Burning burning burning burning –
Behead me or hang me
That will never fear me
I’ll burn Auchindoon
Ere my life leave me
Ormaie is still on fire in my head. But I am in England.
I am back in England.
You know – perhaps I will be court-martialled. Perhaps I will be tried for murder and hanged. But all I feel is relief – relief – as though I’ve been underwater and breathing through a straw for the last two months, and now I have my head in the air again. Gulping in long, sweet lungfuls of it, cold, damp, December air, smelling of petrol and coal smoke and freedom.
The irony is, I’m not free. I am under house arrest here in The Cottage at the Moon Squadron aerodrome. I am locked in my usual bedroom, the one I used to share with Julie, and I have a guard beneath my window too. Don’t care – feels like freedom. If they hang me they will do it cleanly, break my neck instantly, and I will deserve it. They won’t make me betray anyone. They won’t make me watch it happening to anyone else. They won’t incinerate my body and turn it into soap. They’ll make sure Granddad knows what happened.
Julie’s Bloody Machiavellian Intelligence Officer has been sent for so he can interview me. I trust he will do it without resorting to a soldering iron and ice water and pins. Cups of tea, perhaps. I dread my interrogation for a number of reasons, but I’m not afraid of it.
Can’t believe how safe I feel here. Don’t care if I am a prisoner. Just feel so safe.
Incident Report No 2
Successful sabotage and destruction of Gestapo Headquarters, Château de Bordeaux Building, Ormaie, France – 11 Dec. 1943
My reports are so rubbish.
I know the Allied Forces are planning a proper invasion of Occupied Europe with tanks and planes and gliders full of commandos, but when I think of France being liberated I picture an avenging army arriving on bicycles. That is how we all came into Ormaie on Saturday night, all of us from different directions, all with our baskets and panniers crammed with home-made bombs. The sirens didn’t go till after curfew and we all did a lot of nervous skulking – I bet there was an explosive bicycle behind every single newspaper kiosk in Ormaie – I myself lay underneath a lorry for at least two hours with one of Mitraillette’s mates. Thank goodness for Jamie’s boots.
We had to blow the back gate open – bit of a risk, but there was no one about once the air raid was under way, and of course we had the key to let ourselves in after that. It was the blasted dogs I was dreading coming face to face with more than anything else. Poor old dogs, not really their fault. I needn’t have worried, as Mitraillette was merciless.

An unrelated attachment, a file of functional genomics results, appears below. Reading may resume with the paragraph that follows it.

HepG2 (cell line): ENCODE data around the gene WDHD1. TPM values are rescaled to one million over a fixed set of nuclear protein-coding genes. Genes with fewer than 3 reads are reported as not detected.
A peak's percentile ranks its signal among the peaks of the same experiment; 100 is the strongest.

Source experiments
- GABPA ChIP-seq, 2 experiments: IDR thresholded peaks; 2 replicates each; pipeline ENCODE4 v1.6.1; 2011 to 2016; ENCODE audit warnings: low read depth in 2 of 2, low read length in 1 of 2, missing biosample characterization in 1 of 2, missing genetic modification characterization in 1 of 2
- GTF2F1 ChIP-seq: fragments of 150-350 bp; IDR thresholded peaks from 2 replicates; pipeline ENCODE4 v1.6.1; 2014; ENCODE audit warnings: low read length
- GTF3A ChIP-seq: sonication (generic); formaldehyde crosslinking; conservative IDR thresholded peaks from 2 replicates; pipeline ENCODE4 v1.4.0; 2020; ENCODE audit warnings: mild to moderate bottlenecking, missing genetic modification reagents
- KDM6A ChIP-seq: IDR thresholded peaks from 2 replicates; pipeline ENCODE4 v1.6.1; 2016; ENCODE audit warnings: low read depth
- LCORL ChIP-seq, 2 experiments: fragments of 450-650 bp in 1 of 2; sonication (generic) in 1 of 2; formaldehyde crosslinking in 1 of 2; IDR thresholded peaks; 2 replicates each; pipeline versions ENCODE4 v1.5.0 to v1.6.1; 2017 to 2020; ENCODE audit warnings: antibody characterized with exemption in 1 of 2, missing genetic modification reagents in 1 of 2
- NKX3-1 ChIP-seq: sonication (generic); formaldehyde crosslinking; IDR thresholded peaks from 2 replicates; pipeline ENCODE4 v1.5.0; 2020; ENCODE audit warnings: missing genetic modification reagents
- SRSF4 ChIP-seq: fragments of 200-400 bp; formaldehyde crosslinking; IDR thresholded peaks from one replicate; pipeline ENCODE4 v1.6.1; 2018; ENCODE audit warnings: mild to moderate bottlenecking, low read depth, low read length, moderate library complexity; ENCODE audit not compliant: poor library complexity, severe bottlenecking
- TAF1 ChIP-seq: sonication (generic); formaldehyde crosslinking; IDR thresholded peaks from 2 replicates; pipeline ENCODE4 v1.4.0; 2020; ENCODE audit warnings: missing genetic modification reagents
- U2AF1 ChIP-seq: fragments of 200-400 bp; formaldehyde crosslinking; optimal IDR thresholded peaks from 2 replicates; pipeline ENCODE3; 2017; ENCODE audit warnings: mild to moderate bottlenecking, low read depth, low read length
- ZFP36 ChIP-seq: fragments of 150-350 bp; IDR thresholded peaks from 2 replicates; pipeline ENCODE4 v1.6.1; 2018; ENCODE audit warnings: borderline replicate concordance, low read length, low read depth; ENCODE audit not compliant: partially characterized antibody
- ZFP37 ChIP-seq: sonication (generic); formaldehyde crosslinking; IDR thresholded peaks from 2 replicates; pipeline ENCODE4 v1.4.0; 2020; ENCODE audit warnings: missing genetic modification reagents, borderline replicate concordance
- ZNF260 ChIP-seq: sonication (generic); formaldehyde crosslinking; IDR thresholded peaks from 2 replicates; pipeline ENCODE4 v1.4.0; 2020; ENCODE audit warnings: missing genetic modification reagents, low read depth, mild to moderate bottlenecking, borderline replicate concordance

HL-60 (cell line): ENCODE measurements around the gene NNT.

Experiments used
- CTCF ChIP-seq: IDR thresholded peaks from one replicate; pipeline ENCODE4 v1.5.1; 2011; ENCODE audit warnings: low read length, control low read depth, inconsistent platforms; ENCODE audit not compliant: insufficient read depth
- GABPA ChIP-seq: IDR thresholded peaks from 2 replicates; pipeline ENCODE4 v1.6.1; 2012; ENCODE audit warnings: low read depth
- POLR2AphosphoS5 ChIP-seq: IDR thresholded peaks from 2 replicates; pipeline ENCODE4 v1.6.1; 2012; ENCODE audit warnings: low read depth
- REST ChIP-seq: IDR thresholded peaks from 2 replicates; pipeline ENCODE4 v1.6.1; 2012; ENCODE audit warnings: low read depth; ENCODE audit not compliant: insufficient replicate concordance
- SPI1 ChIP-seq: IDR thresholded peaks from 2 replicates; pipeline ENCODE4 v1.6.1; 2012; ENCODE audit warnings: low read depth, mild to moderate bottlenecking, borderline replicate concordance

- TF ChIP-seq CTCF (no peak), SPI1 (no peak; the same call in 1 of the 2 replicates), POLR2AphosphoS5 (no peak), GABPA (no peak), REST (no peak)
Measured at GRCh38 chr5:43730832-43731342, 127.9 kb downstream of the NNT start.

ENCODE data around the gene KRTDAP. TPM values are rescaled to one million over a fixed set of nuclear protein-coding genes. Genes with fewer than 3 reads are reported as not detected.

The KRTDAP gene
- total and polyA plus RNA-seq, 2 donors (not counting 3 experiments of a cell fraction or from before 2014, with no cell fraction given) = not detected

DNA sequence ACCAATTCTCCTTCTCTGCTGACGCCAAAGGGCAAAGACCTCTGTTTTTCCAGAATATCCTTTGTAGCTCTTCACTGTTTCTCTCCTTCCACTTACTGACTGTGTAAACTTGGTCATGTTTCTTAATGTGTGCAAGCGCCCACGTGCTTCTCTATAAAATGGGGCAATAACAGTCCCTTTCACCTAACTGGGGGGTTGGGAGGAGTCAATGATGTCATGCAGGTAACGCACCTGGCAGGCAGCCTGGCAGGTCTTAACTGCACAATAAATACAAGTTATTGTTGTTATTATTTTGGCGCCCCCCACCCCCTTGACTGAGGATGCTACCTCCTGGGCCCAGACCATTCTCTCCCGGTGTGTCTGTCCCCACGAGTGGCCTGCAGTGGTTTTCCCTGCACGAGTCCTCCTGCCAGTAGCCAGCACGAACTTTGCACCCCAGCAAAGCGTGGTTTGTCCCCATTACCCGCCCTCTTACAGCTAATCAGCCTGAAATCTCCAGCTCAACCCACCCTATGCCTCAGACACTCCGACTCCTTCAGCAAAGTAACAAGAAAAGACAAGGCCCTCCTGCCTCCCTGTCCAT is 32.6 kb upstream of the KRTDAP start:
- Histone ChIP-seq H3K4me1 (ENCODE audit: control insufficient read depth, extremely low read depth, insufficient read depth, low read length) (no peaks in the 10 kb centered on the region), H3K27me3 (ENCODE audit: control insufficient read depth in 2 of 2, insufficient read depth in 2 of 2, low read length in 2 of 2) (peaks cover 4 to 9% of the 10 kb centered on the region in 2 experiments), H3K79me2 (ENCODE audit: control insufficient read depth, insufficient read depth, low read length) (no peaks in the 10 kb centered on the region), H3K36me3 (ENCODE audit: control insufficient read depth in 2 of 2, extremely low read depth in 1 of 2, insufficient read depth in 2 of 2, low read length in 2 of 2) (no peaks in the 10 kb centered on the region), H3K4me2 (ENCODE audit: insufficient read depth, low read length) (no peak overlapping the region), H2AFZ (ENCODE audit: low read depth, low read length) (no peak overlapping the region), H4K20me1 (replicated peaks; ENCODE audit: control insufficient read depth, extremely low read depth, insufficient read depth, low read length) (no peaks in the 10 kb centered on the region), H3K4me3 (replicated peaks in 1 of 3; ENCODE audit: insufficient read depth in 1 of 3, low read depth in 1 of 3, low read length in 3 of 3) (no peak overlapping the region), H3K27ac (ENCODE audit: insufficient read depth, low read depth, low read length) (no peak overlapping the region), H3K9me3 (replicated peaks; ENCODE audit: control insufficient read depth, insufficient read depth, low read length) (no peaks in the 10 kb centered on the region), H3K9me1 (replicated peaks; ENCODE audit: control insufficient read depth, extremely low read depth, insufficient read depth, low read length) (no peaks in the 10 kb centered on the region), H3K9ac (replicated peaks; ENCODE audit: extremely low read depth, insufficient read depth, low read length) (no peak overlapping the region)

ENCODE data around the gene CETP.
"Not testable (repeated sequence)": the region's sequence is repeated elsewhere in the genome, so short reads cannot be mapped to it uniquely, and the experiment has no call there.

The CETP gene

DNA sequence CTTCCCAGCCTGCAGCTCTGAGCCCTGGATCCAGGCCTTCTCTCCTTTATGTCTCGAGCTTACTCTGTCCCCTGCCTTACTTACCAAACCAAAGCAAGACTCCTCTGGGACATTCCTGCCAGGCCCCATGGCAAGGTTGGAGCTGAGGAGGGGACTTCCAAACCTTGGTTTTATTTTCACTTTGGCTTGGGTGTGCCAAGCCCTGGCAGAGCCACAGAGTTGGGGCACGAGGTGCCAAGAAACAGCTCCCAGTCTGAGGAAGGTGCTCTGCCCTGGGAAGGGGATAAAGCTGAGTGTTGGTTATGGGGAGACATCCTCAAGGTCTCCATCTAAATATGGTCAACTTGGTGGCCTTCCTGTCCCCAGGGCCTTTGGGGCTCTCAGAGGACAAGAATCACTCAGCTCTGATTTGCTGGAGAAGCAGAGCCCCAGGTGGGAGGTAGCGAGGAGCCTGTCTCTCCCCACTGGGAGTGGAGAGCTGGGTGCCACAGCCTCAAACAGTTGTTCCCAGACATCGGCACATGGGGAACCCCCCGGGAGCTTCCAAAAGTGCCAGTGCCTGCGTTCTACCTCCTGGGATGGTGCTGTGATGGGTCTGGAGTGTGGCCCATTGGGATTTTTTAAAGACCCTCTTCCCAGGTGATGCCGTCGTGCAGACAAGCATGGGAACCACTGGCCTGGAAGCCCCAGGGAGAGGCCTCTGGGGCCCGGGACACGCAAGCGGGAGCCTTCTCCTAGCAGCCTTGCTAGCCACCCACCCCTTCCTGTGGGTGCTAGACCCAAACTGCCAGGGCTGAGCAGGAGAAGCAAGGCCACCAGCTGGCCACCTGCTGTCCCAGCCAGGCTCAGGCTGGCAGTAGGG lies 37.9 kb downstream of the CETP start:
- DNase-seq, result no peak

I feel like I should write in objective detail. But there’s not much to report. We were fast and efficient, we knew exactly where to go – we operated in teams of 2 or 3 and each team had its own specific section and assignment – shoot the dogs, unlock the doors, corral the prisoners, unload the bombs. Get the hell out. I’d say we were in and out in half an hour. Certainly no more than three-quarters of an hour – not too many prisoners to release, as it’s not technically a prison – 17 in all. No women. But –
I did this on purpose, I assigned myself and my partner to free whoever was in Julie’s cell. I hadn’t really thought about what it would mean to have to walk through that interrogation room it is attached to –
Thankfully there was no one there, but oh – I can hardly bear to think about it. How it stank. It makes me retch just remembering. We walked in and it hit us in the face and for a moment I couldn’t do anything except gasp and try not to be sick, and the French lad with me staggered a bit and grabbed me to support himself. Of course we were operating by the light of electric torches, so we couldn’t really see anything – dim outlines of institutional furniture, steel chairs and tables and a couple of cabinets, nothing obviously sinister, but oh, it was the most sick-making, hellish stench I’ve ever breathed – like a full privy, but also ammonia and rotten meat and burnt hair and vomit and – no, it was indescribable and it’s making me want to throw up again writing about it. It wasn’t till afterwards that I even thought about Julie having to live with that smell for eight weeks – no wonder they scrubbed her up before letting her meet Penn – anyway we didn’t think about anything but getting out of there as fast as we could without suffocating. Pulled our coats up over our noses and got to work on the door of Julie’s cell, and we dragged its bewildered inhabitant out with us through that horrible room and into the corridor.
The man we’d rescued didn’t understand when we talked to him in French. He turned out to be Jamaican – a rear gunner in the RAF, shot down last week – perhaps they’d been hoping to get Allied invasion plans out of him? He’s in good shape, they hadn’t got to work on him yet, and though he’d barely eaten for a week he managed to carry out a lad whose knees had been broken –
He is a lovely man, the Jamaican, and he is here. Well, I don’t think he’s here in The Cottage, I think he’s been sent off to the proper RAF aerodrome, but I mean that he flew back to England with me. Hid with me too, in the Thibauts’ barn. He is from Kingston and has three kiddies, all girls. He followed me at a trot down the grand staircase of that dreadful, ruined hotel, with the silent, suffering boy whose legs were broken clinging to his back – me with an electric torch in one hand and Paul’s Colt .32 in the other, navigating by a memorised map as usual.